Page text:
Although I will play the Royalist side, I tried to come up with the best defensive deployment. I would have, I think, preferred trotters (shooting capability) rather than gallopers.

ecw_ten-s26-1

Unsurprisingly, the Coalition brought forward a brigade of foot and placed the defending Commonwealth regiment blocking the road on the others side of the bridge under musket fire. The rest of the force positioned to support the rush over the bridge.

ecw_ten-s26-2

The fire forced the Commonwealth foot back with heavy casualties. Hamstrung by surprise and poor command structure, the remaining Commonwealth units could only watch as the bridgehead was cleared. The Coalition did some more reordering including rotating out (to the left) one of their Foot regiment that was out of ammunition.

ecw_ten-s26-3

The most forward Commonwealth foot which had already been severely savaged, advanced toward the bridge but were decisively beaten by the Coalition foot. As the Coalition dragoons moved toward the woods on the left, they and the lead regiment began firing on the second line of the Commonwealth defenders, still standing dumbstruck by the rapidly unfolding spectacle.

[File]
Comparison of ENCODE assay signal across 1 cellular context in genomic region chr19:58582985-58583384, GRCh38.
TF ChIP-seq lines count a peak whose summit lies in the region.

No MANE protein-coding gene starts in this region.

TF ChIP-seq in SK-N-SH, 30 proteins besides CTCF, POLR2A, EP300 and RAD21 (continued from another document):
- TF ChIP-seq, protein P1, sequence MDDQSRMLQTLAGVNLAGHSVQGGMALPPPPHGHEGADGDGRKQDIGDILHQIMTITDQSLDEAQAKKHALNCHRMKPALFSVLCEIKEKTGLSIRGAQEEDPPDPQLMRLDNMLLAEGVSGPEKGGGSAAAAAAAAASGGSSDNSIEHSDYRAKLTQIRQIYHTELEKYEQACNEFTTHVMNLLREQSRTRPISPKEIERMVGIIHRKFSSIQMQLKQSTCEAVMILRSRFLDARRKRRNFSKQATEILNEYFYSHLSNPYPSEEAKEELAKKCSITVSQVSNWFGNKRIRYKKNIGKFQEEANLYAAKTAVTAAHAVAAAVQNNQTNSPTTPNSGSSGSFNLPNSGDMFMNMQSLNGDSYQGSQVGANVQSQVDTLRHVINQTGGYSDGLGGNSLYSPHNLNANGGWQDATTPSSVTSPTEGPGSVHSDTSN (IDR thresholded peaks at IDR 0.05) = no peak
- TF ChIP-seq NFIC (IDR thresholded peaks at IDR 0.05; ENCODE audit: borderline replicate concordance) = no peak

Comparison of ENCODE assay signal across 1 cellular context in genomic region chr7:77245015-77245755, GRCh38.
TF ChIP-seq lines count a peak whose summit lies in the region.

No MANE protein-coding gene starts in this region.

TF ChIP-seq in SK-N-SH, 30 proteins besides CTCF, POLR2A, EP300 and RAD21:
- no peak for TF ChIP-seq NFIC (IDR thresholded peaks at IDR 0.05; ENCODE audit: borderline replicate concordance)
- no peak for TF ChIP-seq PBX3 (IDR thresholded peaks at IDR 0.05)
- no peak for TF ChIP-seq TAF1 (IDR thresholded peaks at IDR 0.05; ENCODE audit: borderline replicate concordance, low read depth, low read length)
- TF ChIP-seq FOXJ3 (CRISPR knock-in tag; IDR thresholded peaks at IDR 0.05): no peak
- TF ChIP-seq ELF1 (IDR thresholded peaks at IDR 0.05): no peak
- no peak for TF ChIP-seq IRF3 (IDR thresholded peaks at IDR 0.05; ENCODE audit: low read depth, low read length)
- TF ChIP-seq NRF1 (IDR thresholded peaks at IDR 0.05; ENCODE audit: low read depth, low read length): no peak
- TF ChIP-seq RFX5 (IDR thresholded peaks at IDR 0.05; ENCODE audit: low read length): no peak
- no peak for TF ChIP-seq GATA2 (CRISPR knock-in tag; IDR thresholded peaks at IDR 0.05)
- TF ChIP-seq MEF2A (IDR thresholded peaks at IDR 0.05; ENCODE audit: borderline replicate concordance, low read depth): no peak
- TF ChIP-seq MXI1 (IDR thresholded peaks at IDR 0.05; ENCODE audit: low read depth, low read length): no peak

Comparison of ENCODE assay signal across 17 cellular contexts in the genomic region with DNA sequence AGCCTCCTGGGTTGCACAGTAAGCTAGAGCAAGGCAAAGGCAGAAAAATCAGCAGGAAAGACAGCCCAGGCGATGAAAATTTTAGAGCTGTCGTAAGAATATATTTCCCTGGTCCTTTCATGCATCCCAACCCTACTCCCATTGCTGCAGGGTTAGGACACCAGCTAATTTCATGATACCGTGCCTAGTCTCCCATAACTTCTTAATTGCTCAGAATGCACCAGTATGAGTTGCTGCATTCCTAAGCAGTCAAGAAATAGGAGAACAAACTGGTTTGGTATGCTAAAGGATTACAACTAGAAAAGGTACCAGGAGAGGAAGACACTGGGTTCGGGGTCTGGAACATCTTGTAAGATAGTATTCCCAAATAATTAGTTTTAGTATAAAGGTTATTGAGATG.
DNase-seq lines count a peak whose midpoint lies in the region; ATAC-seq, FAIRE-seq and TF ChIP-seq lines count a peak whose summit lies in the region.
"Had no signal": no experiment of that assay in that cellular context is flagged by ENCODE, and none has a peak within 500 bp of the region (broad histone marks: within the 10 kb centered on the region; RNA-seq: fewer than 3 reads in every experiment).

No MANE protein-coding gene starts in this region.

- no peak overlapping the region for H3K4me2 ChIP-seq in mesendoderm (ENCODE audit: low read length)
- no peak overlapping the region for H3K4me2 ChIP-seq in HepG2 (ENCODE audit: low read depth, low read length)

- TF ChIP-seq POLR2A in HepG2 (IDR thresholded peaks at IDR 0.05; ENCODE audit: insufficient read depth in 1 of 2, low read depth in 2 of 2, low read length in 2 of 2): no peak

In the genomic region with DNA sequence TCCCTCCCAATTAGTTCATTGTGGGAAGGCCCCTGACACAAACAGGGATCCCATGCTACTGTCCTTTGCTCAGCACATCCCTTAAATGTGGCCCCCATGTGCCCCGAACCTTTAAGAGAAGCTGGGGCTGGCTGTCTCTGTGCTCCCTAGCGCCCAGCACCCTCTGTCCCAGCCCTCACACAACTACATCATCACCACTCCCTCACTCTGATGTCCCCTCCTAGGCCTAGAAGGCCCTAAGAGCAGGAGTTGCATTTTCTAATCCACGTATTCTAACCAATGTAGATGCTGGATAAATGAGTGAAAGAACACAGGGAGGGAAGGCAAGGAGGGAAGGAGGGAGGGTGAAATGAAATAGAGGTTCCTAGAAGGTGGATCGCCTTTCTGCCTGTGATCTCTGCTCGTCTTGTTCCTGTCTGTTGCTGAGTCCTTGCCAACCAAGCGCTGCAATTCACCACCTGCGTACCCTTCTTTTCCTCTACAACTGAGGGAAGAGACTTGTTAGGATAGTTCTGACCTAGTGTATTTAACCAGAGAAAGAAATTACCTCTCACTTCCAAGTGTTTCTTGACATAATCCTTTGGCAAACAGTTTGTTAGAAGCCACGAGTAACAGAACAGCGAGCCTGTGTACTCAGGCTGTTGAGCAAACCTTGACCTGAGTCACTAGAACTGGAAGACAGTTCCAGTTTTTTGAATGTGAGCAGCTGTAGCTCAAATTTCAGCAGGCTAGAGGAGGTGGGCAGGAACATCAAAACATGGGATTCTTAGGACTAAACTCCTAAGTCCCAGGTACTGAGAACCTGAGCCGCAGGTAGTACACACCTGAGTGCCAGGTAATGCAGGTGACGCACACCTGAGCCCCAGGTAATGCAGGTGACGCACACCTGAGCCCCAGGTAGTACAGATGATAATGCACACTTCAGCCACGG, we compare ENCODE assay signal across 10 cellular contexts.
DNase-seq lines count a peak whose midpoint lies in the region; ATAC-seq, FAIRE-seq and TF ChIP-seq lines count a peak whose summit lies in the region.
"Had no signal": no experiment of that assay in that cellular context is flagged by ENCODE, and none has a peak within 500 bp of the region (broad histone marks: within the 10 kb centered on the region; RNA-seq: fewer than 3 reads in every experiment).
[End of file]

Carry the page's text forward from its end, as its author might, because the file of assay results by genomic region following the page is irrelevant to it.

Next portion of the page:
ecw_ten-s26-4

The Coalition dragoons moved into the shelter of the woods while their horse crossed the river and prepared to attack the Commonwealth front. The advancing Coalition forces were all but out of ammunition and began to take casualties from the enemy foot.

The Coalition has expended most of their ammunition with only a single foot regiment still able to fire (and it on the wrong side of the river).

ecw_ten-s26-5

The Coalition horse charged the Commonwealth horse while the foot (out of powder and shot) came up on their left. The remainder of the Coalition advance force began crossing the river. The dragoons, having negotiated the woods, swing into line facing the flank of the hill.

The foot unit, incidentally, is not actually fording the river, they are simply placed there for convenience. The ensign on the bridge marks the center of their actual location.

ecw_ten-s26-6

All of the remaining Commonwealth units were then engaged in close combat. The dragoons managed to approach the Commonwealth dragoons with great stealth and take them in the flank.

ecw_ten-s26-7

The fighting lurched back and forth for some time, heavy casualties being taken on both sides. The Commonwealth dragoons on the hilltop managed to swing to meet their Anglo/Irish counterparts.